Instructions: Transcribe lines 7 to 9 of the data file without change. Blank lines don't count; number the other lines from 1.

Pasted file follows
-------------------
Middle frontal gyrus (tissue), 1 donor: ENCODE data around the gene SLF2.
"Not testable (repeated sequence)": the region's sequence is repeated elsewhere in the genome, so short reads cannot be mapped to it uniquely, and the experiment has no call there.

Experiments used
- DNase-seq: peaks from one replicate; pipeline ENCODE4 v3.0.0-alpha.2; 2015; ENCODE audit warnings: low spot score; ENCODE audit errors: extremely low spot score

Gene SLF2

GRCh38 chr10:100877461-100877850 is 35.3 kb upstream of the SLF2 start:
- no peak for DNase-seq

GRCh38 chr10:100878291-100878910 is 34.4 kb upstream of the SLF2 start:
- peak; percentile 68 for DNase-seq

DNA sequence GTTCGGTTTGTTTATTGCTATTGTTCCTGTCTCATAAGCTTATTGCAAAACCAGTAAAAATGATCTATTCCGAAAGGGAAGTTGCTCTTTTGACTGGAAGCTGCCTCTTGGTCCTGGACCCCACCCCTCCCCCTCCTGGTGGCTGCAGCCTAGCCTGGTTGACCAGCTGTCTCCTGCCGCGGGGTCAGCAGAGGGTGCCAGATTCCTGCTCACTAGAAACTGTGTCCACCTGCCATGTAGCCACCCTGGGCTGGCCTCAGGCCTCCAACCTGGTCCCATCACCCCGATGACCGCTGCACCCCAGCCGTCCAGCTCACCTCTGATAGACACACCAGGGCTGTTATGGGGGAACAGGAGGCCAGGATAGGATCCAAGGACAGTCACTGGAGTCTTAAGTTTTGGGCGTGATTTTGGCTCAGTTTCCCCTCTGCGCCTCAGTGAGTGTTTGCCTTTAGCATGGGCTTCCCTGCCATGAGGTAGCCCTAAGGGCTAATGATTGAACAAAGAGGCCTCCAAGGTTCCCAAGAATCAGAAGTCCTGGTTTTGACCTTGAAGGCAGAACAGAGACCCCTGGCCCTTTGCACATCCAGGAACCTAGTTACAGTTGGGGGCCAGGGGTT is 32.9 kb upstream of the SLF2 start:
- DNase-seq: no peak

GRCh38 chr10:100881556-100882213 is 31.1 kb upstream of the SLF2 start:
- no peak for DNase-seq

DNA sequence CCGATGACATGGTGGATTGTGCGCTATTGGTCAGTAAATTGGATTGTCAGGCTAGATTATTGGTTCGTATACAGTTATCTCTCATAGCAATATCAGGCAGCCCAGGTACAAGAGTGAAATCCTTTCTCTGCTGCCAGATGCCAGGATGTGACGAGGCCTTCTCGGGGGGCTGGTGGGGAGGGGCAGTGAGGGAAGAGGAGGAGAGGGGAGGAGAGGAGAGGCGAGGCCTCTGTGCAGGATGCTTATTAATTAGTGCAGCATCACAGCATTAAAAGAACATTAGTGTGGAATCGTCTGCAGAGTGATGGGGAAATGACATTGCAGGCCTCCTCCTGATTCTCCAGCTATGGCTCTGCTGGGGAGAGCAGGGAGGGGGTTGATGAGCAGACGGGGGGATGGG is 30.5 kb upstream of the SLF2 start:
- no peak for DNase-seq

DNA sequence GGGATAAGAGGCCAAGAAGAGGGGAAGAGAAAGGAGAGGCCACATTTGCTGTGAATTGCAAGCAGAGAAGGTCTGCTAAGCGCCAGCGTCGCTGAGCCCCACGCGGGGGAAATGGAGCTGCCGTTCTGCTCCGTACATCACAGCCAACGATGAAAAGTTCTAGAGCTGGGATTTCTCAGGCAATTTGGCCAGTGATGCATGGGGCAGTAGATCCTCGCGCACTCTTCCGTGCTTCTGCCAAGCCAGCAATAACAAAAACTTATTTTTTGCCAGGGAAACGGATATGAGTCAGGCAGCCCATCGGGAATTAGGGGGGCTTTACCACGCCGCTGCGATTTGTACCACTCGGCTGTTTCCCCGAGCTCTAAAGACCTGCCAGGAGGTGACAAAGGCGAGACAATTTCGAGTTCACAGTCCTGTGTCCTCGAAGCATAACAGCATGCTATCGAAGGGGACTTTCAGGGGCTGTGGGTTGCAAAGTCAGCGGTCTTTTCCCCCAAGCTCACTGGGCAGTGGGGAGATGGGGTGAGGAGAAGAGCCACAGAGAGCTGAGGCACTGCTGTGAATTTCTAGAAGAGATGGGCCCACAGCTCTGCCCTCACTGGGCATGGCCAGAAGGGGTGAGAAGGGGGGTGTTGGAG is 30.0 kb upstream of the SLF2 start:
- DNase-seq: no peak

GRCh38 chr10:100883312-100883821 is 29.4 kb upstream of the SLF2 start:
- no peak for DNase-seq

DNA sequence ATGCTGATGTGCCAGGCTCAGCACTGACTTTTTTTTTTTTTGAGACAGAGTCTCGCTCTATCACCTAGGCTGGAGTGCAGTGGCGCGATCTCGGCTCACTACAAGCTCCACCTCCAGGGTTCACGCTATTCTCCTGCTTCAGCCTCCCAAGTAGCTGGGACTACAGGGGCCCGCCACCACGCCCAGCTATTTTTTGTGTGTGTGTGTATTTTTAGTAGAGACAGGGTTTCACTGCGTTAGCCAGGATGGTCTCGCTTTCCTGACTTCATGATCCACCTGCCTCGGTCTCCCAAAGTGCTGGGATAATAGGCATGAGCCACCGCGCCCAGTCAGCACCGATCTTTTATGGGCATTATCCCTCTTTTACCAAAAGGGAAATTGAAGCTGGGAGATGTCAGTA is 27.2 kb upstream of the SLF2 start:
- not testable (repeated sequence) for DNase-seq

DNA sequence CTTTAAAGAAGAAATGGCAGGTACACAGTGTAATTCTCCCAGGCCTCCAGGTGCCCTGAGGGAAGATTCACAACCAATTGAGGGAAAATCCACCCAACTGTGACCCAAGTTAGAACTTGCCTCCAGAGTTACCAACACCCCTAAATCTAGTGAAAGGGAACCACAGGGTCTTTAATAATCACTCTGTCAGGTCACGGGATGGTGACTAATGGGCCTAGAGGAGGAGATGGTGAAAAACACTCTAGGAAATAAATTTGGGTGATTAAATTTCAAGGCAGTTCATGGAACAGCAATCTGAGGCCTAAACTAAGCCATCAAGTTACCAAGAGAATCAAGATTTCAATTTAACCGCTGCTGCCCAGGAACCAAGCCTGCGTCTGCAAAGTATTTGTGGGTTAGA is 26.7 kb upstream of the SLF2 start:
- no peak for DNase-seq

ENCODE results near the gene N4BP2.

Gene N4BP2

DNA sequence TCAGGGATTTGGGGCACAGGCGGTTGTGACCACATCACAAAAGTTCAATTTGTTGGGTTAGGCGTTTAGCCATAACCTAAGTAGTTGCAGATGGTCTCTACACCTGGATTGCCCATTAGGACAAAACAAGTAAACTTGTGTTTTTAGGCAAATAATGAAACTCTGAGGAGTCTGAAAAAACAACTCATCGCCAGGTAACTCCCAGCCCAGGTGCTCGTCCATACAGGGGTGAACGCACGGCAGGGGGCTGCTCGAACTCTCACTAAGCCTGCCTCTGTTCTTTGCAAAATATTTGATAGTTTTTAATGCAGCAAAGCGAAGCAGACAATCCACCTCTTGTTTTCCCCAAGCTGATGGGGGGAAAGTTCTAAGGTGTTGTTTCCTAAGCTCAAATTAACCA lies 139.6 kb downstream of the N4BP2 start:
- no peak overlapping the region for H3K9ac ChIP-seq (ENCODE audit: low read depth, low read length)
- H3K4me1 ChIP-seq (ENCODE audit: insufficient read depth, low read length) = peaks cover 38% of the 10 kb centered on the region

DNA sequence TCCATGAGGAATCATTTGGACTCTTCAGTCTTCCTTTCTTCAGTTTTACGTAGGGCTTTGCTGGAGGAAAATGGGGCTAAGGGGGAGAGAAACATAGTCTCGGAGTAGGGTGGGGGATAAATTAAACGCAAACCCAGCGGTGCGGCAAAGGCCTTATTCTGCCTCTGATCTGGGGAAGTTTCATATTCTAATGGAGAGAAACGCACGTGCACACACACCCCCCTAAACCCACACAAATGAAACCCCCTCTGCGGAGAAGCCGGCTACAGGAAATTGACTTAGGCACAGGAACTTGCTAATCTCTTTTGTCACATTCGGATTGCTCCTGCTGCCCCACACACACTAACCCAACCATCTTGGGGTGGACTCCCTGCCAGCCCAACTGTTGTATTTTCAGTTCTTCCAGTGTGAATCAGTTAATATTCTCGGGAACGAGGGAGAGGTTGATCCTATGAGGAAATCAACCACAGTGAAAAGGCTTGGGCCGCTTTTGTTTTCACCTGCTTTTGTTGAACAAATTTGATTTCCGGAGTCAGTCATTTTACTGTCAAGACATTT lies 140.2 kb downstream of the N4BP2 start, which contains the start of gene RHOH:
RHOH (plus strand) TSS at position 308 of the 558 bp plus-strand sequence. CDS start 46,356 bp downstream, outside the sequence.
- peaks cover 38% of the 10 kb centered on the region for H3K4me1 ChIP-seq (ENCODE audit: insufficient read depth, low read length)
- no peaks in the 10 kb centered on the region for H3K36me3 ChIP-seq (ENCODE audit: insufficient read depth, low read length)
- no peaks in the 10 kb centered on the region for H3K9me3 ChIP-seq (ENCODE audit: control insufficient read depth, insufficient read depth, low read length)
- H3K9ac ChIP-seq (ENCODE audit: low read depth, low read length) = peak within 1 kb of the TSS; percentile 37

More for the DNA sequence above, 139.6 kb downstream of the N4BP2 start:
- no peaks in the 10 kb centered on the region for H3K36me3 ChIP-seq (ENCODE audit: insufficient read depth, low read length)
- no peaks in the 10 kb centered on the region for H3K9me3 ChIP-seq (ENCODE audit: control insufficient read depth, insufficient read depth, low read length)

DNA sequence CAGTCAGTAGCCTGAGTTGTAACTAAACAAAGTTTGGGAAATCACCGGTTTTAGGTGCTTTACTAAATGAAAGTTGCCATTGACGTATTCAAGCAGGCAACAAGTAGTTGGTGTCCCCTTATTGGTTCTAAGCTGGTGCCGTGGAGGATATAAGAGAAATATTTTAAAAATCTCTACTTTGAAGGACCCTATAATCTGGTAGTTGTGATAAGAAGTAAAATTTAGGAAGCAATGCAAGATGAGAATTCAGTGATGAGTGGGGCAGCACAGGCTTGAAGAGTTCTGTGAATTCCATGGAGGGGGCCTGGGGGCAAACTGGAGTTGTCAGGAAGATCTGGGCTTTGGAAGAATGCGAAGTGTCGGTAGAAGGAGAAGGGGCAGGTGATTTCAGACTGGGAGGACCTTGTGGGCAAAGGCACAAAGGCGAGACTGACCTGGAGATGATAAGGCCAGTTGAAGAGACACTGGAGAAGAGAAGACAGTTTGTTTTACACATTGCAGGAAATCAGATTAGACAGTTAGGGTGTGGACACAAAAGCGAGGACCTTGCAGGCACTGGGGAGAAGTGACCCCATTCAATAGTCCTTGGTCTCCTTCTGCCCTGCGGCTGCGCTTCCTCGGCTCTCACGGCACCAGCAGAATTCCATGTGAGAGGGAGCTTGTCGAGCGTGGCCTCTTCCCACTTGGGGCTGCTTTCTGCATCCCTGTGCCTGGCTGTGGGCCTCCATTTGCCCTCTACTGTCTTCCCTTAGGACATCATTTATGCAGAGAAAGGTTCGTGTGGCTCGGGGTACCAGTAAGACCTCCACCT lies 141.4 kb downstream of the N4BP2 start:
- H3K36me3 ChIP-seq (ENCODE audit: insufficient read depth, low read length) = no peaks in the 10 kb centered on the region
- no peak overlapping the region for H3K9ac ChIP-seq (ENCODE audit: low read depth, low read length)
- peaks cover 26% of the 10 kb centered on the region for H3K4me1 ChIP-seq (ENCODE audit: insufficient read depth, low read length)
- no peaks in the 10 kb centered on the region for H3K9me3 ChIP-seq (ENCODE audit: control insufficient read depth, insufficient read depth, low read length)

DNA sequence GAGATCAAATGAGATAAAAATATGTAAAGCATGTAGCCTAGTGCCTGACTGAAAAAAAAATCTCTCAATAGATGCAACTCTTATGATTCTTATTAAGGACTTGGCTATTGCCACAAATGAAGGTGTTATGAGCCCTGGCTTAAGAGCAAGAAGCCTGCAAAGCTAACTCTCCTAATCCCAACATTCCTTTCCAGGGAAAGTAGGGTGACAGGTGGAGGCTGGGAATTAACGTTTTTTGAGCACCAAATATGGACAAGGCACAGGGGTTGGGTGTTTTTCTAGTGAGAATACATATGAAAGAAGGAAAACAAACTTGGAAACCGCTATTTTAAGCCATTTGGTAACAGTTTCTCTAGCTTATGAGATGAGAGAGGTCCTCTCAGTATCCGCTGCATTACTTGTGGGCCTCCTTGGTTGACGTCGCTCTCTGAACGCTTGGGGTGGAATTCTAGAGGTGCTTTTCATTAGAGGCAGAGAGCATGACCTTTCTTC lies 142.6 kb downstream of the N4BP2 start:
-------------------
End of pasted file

- no peak for DNase-seq

GRCh38 chr10:100878291-100878910 is 34.4 kb upstream of the SLF2 start:
- peak; percentile 68 for DNase-seq